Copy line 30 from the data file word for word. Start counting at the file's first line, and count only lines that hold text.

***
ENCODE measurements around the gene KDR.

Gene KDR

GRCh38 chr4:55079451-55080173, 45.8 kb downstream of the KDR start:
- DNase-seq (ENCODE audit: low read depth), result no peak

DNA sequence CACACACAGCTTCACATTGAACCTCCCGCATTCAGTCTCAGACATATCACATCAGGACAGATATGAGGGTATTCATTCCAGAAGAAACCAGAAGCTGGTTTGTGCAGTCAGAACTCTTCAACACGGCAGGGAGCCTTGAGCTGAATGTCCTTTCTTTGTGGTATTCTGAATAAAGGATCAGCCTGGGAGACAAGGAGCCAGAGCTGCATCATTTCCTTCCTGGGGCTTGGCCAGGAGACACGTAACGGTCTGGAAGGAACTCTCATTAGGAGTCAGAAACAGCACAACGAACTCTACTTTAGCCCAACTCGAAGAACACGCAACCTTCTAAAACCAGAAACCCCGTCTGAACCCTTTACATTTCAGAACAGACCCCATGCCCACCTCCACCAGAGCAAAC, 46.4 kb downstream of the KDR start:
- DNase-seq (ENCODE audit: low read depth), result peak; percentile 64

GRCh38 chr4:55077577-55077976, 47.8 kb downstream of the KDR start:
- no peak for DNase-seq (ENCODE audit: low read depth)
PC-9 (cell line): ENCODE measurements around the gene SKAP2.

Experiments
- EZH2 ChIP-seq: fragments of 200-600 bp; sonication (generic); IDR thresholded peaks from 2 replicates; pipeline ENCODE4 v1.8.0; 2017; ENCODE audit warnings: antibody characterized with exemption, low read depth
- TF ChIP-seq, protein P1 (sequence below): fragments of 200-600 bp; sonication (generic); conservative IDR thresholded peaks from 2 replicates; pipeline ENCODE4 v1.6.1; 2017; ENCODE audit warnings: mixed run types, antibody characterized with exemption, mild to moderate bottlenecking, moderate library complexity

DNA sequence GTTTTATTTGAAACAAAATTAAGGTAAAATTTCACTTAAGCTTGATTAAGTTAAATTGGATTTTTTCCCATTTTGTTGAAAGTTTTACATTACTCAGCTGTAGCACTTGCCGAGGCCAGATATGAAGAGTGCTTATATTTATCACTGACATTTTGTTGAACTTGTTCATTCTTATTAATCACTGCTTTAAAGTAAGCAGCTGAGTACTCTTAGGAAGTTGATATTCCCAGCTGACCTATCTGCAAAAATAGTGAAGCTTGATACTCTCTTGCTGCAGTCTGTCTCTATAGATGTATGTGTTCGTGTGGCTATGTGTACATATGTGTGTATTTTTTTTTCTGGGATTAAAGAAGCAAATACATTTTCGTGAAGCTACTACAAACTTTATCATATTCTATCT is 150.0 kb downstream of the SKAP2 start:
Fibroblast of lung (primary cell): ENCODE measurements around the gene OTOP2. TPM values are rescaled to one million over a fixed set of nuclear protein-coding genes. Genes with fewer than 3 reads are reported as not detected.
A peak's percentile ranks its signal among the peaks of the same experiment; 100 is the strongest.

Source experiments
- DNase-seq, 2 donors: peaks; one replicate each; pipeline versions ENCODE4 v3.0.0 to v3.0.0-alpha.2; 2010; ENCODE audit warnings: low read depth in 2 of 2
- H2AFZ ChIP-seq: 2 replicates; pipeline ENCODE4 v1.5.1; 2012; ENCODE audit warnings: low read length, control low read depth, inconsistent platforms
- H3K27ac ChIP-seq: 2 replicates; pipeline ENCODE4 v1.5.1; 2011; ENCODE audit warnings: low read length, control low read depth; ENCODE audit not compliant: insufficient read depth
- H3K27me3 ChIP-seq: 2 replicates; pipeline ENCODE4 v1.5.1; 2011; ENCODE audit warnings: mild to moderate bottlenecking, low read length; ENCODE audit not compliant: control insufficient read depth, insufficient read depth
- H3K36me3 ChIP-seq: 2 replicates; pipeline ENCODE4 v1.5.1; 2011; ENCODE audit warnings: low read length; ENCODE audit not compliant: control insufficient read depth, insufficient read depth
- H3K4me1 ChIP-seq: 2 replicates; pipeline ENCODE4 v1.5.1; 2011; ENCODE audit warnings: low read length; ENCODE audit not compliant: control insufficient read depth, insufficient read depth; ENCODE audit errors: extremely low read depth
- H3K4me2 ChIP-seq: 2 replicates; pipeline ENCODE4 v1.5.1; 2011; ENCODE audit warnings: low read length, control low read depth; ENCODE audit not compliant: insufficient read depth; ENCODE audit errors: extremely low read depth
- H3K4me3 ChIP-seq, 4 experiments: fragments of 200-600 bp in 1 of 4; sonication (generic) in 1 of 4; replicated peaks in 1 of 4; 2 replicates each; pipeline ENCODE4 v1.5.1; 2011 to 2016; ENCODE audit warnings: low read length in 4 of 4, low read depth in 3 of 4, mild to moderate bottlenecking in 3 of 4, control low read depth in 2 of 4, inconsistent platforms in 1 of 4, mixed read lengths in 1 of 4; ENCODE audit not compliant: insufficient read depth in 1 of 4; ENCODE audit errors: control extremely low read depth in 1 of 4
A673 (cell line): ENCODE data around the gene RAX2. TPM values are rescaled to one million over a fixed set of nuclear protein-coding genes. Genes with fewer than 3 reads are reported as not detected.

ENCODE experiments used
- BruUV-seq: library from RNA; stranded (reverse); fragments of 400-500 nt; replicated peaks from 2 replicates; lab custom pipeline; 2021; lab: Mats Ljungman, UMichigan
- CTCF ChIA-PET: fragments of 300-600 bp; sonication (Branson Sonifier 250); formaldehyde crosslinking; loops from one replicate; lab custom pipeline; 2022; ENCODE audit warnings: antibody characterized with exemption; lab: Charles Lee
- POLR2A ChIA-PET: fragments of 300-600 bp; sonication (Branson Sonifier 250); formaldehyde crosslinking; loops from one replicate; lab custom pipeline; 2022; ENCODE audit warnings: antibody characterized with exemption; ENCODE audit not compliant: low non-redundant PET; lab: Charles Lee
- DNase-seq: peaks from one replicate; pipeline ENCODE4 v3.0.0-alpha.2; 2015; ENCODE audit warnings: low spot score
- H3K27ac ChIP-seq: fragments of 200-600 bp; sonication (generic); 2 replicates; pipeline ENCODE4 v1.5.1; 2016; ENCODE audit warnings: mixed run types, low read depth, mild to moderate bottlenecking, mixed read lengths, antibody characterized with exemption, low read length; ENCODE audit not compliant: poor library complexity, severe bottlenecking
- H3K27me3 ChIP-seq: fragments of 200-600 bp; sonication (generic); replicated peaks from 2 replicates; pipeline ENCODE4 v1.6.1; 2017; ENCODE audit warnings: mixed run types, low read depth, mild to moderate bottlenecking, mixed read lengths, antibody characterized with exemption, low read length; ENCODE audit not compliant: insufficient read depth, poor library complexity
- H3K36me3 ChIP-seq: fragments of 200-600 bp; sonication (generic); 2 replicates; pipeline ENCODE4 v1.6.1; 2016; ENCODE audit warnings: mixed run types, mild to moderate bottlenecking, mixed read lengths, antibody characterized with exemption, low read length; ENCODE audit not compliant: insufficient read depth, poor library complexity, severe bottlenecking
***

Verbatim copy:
- DNase-seq: peaks from one replicate; pipeline ENCODE4 v3.0.0-alpha.2; 2015; ENCODE audit warnings: low spot score